There are some serious issues concerning GDPR and Brexit since the triggering of Article 50 (Brexit). Discover what they are and why you need to get better informed now or bear the (expensive) consequences. A no-nonsense overview.
The potential consequences of Brexit have been feeding media outlets for a long time now. Since Theresa May formally triggered the so-called Article 50 to start the process of leaving the EU, this is even more so with often highly emotional reactions.
Brexit has also led to uncertainties regarding the impact of Brexit on the GDPR (General Data Protection Regulation). For once and for all here is what you MUST know about GDPR and Brexit.
People and businesses who are affected by Brexit have a lot on their mind. Yet, ignoring GDPR and its protection of personal data would be a grave mistake. In that sense we were pretty shocked to read about a survey, conducted by Crown Records Management, a leader in document management, information management and related areas such as document scanning, which has been doing some very solid work to help its customers become GDPR-compliant. We take a look at it and, more importantly, at the truths of Brexit and GDPR.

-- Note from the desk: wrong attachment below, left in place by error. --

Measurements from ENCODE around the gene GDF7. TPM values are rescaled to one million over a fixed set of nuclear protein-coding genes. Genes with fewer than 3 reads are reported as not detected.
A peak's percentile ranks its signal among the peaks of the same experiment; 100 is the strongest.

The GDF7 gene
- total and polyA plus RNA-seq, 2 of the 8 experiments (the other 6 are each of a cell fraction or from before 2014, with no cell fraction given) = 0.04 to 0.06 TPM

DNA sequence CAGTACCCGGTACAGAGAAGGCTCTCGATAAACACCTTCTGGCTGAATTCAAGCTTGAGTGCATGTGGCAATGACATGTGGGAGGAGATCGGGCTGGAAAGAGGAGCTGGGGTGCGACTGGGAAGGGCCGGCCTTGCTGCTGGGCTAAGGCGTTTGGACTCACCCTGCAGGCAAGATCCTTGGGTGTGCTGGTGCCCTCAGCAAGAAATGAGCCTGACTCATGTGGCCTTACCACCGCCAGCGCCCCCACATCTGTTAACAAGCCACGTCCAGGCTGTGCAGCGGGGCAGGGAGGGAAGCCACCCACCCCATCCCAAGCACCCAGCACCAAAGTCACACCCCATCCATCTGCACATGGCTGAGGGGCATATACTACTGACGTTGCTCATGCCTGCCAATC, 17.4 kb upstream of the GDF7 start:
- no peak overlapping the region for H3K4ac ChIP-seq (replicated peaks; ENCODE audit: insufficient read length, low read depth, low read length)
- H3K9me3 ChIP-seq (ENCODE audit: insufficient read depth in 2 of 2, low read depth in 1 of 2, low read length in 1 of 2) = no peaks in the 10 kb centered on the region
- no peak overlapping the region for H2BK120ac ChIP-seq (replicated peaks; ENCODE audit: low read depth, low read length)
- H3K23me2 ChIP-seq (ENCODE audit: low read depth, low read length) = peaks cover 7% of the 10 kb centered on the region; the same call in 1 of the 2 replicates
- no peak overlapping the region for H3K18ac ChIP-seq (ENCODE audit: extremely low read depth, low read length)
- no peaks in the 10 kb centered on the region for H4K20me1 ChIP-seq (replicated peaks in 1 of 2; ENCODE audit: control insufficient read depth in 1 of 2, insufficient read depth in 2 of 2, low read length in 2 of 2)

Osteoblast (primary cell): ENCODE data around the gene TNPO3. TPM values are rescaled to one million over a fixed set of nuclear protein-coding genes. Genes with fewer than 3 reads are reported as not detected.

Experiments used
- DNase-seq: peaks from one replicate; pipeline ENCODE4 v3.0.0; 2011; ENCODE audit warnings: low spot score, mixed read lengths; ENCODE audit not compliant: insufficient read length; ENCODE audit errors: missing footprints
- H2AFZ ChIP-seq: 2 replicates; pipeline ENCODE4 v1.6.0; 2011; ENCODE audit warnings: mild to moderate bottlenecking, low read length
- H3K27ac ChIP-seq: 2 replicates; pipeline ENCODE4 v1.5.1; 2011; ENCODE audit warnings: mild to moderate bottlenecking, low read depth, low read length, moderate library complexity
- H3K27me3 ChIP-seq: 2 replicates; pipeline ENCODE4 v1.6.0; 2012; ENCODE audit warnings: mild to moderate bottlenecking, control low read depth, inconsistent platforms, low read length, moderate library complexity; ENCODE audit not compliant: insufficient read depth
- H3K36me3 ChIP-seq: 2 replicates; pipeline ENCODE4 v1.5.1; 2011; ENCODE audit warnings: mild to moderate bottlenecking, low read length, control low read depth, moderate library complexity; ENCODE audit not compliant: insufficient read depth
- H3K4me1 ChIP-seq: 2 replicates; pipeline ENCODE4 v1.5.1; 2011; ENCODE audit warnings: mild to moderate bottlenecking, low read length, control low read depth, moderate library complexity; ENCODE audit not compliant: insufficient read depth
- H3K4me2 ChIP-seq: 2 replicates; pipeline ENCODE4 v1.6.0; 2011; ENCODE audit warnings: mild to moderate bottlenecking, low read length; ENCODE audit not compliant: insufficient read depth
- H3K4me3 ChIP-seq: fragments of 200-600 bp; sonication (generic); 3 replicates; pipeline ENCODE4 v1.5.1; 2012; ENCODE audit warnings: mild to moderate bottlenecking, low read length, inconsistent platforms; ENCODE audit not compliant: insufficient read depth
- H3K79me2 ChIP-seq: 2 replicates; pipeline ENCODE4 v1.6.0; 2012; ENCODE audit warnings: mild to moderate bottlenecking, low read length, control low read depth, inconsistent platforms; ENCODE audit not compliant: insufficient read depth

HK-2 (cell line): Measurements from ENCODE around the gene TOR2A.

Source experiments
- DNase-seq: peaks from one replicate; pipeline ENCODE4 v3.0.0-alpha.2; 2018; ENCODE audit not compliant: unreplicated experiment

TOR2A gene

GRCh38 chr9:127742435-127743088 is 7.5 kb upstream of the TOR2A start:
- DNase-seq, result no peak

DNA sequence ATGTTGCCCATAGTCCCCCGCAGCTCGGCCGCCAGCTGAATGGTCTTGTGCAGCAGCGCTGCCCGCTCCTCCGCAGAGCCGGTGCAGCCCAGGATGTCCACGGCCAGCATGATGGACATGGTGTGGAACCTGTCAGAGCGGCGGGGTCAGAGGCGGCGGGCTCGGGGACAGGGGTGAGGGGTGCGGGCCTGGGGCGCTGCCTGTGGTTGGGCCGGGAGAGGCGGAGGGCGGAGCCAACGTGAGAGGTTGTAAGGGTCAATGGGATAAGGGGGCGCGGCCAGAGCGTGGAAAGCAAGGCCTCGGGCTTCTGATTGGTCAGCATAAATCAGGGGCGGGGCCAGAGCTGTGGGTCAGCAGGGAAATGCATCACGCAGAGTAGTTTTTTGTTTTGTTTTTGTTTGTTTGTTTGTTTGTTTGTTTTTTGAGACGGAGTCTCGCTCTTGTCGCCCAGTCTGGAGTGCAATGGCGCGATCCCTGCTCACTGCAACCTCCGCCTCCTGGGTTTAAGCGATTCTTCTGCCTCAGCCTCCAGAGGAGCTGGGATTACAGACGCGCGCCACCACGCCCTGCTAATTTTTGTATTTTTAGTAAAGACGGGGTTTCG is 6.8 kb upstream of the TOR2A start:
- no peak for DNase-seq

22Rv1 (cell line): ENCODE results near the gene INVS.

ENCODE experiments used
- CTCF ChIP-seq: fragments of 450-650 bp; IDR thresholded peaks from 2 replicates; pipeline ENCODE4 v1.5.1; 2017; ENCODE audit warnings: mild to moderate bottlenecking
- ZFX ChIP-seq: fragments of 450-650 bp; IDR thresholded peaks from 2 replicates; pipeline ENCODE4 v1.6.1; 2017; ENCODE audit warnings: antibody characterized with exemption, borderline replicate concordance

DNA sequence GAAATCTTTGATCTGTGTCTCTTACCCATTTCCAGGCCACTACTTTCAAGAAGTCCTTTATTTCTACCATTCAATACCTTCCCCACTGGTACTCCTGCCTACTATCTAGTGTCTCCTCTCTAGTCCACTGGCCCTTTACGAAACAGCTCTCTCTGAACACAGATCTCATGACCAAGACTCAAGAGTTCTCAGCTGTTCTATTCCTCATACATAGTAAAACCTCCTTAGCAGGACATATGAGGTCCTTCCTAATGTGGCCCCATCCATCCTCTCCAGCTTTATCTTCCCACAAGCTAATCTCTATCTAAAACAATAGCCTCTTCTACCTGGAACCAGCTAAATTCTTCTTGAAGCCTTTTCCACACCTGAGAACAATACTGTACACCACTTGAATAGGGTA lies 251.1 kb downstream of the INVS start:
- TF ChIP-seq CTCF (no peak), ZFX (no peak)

Alert: Brexit is not an excuse to stop GDPR preparations – as many do
Several trade media, including Information Age, reported on the survey by Crown Records Management, showing that close to a quarter (24 percent to be exact) is not preparing for the GDPR anymore.
Even worse: 44 percent of respondents, which by the way are IT and information management decision makers, believe GDPR will not apply for businesses in the UK after Brexit. Finally, the survey found that 4 percent of UK companies still needs to start preparing for GDPR.
To be honest at first we thought it was an April Fool’s joke but you don’t pull those on March 30th 2017 (when Information Age reported the data), do you?
A quick call to Crown Records Management in the UK taught us that the numbers are indeed correct, that there will be a white paper from Crown roundabout end April with, among others the findings and advice. As said, Crown Records Management has been very active in GDPR compliance and clearly continues to. The company offers services, white papers and webinars. In the Summer of 2016, Crown for instance organized a webinar with AIIM, the association of information management professionals, of which we’re a member too, entitled “Think Brexit Saves You from EU Data Regulations? Think Again!” (you can still watch and hear it, registration required).
Brexit and GDPR: the good news
Truth to be told: the UK has been preparing relatively well for GDPR until now and the work that has been done by organizations such as the UK’s ICO (Information Commissioner’s Office) is pretty massive.
We can even say that the UK has been outperforming some EU countries regarding GDPR preparations. Moreover, as the various sources which report on the survey by Crown Records Management state, we quote, “the survey revealed that seven in ten UK businesses with more than 100 employees have already appointed a data protection officer”, which by the way is only needed in specific circumstances as you can read in our article about the Data Protection Officer and the GDPR.